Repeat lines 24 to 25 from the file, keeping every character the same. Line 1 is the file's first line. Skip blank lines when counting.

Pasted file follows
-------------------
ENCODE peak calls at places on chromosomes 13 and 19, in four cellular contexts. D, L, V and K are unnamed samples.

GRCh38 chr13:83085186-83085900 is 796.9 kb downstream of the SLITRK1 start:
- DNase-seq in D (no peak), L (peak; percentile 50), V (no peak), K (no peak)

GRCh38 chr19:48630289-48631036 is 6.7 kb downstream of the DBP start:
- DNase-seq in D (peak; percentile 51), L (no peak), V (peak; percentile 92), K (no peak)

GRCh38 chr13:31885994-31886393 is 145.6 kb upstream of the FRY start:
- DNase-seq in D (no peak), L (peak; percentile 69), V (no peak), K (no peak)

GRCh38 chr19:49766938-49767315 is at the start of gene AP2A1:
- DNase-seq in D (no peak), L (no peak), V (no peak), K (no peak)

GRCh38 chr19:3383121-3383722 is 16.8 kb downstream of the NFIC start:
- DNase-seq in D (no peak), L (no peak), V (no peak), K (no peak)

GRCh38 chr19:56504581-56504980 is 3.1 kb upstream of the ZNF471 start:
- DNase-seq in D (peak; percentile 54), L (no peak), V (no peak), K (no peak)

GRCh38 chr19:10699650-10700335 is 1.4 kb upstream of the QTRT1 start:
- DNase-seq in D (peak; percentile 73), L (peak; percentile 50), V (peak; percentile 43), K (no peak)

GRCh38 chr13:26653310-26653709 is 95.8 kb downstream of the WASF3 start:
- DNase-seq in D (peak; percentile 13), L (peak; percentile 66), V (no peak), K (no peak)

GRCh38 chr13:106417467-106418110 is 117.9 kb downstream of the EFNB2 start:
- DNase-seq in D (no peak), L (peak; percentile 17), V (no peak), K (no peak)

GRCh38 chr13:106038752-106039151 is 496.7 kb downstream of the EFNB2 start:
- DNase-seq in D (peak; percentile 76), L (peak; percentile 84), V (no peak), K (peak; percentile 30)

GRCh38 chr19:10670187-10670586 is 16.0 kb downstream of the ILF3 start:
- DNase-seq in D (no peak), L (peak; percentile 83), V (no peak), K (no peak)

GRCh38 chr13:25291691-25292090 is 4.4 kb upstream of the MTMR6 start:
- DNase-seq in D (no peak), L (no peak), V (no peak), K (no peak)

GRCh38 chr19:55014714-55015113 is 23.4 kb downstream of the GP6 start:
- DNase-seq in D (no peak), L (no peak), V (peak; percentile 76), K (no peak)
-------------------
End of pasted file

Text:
GRCh38 chr13:25291691-25292090 is 4.4 kb upstream of the MTMR6 start:
- DNase-seq in D (no peak), L (no peak), V (no peak), K (no peak)